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Patella Luxation

Patella Luxation Update
Michael Weh, DVM, DACVS-SA

 Patella luxation is a common orthopedic condition in dogs that may cause varying degrees of lameness, pain and progression of osteoarthritis. It is most commonly diagnosed in small breed dogs; however, large breed dogs may also be affected. Both large and small breed dogs more commonly exhibit medial rather than lateral luxation (MPL). Lateral patella luxation (LPL) is rare in small breed dogs, but is more common in large breed dogs.

Etiology and Pathophysiologypatella1

Patella luxation in dogs is rarely the result of trauma. Most commonly it is due to congenital conformational abnormalities, resulting in malalignment of the stifle extensor mechanism. The extensor mechanism consists of the quadriceps muscle group, the patella, and the patellar ligament. The muscles of the quadriceps originate from the proximal femur and the caudal ilium, just cranial to the acetabulum. Extension of the stifle begins with quadriceps contraction. This force is transmitted to the patella, which articulates with the distal femur and transmits the force to the patellar ligament. The patellar ligament inserts on the tibial tuberosity. During quadriceps contraction, the extensor mechanism must be aligned with the trochlear groove of the distal femur, or patella luxation results.

Malalignment of the extensor mechanism and the trochlear groove may be the result of a variety of skeletal abnormalities, from the hip to the proximal tibia. These include coxa vara/valga, femoral varus/valgus, tibial torsion and medialization of the tibial tuberosity. The most clinically relevant abnormalities are femoral varus/valgus and medialization of the tibial tuberosity.

In addition to extensor mechanism malalignment, dogs with patella luxation may exhibit a shallow trochlear groove, erosion of the medial trochlear ridge, varying degrees of degenerative joint disease and periarticular fibrous tissue proliferation. Most of these changes are probably secondary to extensor malalignment.

Patella luxation is graded on a scale of I-IV
Grade I: The patella can be luxated with manual pressure, but immediately reduces when pressure is released.
Grade II: The patella can be luxated with manual pressure, and spontaneously luxates during ambulation. It easily reduces by extending the stifle or by manual pressure and resides in the trochlear groove a majority of the time.

Grade III: The patella resides outside of the trochlear groove a majority of the time. It can be reduced by manual pressure.

Grade IV: The patella resides outside of the trochlear groove continually and cannot be reduced.

Radiographic Findings

Standard lateral and cranial-caudal radiographs of the stifle should be taken to rule out concurrent orthopedic conditions and evaluate conformation. A patella2luxated patella may be visible on
radiographs; however, grade I and II luxations are intermittent, and the patella may appear reduced at the time of radiography. Varying degrees of joint effusion and degenerative joint disease may also be seen. A V-D pelvic radiograph, including the stifles and proximal tibiae can help to evaluate femoral conformation. With a straight film, femoral varus/valgus can be assessed. However, findings on this view can be misleading, especially if the hindlimbs are internally/externally rotated or adducted/abducted. Caution should be used when diagnosing varus/valgus or torsional abnormalities, and multiple radiographs may be necessary. For more complex deformities, computed tomography can be useful in diagnosing the underlying malformation.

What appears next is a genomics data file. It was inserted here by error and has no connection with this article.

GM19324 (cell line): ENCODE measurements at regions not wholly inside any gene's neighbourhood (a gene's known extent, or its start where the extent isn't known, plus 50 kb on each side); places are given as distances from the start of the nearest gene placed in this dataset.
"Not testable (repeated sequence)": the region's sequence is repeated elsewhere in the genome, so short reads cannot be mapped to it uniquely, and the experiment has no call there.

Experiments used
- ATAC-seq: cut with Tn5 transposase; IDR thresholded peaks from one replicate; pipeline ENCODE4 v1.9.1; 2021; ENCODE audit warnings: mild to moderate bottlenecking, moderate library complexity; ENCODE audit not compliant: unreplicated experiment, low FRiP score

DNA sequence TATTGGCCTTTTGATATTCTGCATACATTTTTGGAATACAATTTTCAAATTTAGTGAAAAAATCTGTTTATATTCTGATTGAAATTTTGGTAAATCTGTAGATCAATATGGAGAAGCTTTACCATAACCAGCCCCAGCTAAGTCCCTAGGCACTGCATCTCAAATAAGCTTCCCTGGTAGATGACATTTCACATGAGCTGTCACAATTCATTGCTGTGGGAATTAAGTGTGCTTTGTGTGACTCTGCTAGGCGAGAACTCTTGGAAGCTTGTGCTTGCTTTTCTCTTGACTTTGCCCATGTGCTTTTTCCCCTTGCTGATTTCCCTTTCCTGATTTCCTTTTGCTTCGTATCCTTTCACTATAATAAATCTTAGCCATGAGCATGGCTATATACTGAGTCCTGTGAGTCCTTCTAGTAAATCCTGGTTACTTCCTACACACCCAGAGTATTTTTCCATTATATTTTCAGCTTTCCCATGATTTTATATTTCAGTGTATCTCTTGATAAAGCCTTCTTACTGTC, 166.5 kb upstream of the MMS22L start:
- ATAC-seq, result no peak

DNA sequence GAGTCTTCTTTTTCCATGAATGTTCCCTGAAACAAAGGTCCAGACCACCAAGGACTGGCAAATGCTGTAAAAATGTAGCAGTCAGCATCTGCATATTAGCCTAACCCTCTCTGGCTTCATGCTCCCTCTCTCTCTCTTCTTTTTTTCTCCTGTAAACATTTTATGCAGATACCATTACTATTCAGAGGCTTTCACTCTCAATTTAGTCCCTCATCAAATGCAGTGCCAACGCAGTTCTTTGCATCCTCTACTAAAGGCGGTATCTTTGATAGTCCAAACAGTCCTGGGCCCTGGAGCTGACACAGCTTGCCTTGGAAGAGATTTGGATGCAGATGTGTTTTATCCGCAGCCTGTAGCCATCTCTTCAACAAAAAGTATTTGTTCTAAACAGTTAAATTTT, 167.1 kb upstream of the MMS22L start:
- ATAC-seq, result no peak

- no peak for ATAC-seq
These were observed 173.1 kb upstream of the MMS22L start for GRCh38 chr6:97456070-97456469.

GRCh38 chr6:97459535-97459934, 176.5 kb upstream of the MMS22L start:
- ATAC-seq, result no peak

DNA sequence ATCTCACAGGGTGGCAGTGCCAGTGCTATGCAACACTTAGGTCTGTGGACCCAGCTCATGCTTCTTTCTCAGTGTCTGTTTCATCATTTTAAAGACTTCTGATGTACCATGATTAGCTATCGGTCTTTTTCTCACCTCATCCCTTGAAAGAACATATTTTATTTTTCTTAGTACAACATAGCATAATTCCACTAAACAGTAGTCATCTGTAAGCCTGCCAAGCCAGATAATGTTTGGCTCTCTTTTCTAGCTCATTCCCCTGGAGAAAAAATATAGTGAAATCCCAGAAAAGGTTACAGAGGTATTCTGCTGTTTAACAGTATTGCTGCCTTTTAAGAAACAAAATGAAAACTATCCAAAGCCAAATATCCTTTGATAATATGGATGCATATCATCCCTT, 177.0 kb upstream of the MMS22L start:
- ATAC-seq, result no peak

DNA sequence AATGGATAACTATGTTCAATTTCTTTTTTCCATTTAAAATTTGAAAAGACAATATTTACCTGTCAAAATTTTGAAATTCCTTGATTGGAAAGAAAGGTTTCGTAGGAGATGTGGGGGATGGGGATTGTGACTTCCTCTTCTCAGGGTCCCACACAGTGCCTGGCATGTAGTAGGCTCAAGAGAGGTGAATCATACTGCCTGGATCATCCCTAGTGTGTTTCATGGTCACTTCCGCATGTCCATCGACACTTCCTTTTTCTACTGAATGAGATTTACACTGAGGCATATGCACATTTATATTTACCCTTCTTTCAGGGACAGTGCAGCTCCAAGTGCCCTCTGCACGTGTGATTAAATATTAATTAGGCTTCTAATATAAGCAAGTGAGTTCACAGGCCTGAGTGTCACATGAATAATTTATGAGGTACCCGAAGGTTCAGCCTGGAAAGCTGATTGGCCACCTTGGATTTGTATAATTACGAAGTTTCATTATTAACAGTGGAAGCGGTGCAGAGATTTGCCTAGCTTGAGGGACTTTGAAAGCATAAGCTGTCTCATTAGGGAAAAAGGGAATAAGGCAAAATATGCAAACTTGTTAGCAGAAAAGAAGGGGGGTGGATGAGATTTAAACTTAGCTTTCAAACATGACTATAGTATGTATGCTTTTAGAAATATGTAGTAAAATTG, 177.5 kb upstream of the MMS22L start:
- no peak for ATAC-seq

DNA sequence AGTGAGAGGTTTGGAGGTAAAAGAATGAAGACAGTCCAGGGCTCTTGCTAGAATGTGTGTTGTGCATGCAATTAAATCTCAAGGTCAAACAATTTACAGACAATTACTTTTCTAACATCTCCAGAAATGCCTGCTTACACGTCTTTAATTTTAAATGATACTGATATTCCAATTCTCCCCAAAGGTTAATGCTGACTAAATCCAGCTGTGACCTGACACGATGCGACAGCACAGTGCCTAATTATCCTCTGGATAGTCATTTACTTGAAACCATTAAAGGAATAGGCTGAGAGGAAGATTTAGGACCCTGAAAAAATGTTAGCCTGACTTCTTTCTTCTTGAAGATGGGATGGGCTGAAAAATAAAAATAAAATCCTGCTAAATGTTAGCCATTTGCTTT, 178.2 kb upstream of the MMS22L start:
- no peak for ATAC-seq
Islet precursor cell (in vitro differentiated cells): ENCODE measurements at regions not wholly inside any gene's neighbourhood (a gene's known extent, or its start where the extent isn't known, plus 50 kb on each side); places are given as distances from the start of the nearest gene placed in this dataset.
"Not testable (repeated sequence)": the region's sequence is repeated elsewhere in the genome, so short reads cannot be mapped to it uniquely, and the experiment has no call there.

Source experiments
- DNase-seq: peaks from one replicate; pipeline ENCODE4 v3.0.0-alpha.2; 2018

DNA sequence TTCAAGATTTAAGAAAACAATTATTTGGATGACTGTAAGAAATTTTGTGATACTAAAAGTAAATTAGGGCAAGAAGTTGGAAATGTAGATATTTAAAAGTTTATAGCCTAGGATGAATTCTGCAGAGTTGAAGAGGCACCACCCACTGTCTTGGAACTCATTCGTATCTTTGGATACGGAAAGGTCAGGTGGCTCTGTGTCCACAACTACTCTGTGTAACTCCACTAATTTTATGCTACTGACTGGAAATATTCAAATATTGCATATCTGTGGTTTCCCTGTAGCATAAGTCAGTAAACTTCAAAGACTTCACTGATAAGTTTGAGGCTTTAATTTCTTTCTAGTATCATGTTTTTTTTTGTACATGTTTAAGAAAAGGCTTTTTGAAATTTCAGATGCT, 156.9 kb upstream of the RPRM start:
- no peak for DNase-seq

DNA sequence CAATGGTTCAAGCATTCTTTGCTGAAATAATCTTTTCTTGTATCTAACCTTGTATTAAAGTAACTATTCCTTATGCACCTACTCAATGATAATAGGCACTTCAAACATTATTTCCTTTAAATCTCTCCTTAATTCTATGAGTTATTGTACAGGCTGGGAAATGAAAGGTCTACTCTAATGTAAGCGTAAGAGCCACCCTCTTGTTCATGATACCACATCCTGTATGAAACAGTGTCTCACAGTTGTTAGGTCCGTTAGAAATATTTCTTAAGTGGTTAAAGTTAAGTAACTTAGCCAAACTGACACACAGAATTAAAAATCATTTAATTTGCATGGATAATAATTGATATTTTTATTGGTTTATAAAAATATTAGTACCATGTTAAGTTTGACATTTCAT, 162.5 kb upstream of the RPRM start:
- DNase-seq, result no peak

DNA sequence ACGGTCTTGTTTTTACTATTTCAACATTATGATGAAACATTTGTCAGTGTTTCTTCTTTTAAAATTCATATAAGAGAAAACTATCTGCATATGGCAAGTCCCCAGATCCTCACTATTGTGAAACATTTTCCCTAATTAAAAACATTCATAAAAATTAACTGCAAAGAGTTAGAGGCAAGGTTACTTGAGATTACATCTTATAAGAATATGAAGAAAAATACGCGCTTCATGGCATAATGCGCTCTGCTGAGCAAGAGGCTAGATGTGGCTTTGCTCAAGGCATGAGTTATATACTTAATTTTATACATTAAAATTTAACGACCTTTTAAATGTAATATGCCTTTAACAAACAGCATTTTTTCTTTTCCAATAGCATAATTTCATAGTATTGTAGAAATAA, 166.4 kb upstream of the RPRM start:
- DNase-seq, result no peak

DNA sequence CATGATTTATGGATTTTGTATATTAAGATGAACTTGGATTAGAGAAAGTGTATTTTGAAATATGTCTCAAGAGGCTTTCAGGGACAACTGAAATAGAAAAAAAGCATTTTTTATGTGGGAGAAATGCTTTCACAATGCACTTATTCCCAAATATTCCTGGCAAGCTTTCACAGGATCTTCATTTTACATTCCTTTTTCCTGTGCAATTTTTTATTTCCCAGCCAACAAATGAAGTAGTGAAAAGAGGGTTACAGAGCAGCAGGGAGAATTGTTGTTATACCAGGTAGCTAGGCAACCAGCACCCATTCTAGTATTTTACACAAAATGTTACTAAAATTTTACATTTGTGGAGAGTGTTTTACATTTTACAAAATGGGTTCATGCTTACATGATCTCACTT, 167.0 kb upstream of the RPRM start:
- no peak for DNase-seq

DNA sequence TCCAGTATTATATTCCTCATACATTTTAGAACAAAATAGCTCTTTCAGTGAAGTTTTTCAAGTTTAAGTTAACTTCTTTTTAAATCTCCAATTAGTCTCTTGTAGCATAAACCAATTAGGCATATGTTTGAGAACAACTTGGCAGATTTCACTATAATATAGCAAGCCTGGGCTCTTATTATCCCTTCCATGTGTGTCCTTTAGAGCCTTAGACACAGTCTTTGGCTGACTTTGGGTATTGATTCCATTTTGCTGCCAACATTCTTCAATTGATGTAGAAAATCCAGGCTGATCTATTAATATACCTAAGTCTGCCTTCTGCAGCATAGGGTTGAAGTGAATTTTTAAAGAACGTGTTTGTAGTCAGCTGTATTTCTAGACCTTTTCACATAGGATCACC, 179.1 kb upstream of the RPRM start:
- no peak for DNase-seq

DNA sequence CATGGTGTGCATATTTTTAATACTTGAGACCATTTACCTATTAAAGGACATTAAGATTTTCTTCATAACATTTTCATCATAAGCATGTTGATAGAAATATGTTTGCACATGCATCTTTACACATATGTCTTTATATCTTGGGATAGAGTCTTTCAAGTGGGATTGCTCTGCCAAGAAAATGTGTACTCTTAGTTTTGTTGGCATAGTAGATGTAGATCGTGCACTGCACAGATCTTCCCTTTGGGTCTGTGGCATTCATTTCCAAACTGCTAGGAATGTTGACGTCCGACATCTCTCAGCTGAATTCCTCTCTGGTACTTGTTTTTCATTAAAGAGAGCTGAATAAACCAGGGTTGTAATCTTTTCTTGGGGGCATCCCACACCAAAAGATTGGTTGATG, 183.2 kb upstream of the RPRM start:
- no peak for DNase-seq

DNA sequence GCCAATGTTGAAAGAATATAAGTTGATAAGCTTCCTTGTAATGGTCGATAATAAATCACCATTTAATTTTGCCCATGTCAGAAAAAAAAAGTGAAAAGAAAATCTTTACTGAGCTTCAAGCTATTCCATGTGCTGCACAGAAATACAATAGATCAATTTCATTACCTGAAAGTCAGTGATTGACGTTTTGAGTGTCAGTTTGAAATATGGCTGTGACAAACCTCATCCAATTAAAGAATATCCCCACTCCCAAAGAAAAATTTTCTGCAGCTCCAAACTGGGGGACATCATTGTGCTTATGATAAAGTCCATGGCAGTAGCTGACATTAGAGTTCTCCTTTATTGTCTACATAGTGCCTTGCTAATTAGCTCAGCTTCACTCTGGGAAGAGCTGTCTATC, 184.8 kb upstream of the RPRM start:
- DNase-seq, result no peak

Surgical Treatmentpatella3

The decision to surgically correct patella luxation is based primarily on clinical signs. If a dog shows persistent (greater than a few weeks) or recurrent lameness (greater than a few episodes), even if intermittent, surgery should be considered.

The majority of dogs with patella luxation can be corrected by deepening the trochlear groove, transposing the tibial tuberosity, and resection/release of medial/lateral fascia. For cases with significant varus/valgus deformities of the femur, or rotational deformities of the femur or tibia, corrective osteotomies may be necessary to align the extensor mechanism.

Prognosis for dogs following surgical correction of MPL is very good to excellent. Multiple studies have graded outcomes of excellent or good in >90% of operated cases. The best outcomes and fewest complications seem to occur when techniques to address trochlear groove depth, tibial tuberosity position, and soft tissue redundancy all are performed together. The most common complications are implant failure and persistent luxation. However, only a minority of dogs with persistent luxation exhibit lameness on follow-up examination.

What’s New

Several studies in recent years have focused specifically on the role of excessive femoral varus in contributing to patella luxation. In certain patients, especially large breed dogs, evaluating distal femoral varus and correcting this when it is excessive helps improve outcome and decrease likelihood of persistent or recurrent luxation following surgery. In cases with complex angular limb deformities related to patella luxation, computed tomography can be particularly useful. The CT scan allows reconstruction of imaging data in multiple plans for ease of evaluating limb alignment as well as three dimensional reconstruction and modeling for pre-surgical planning. With the CT scanner in our Seattle hospital, we can take advantage of this technology to facilitate planning and improve outcomes.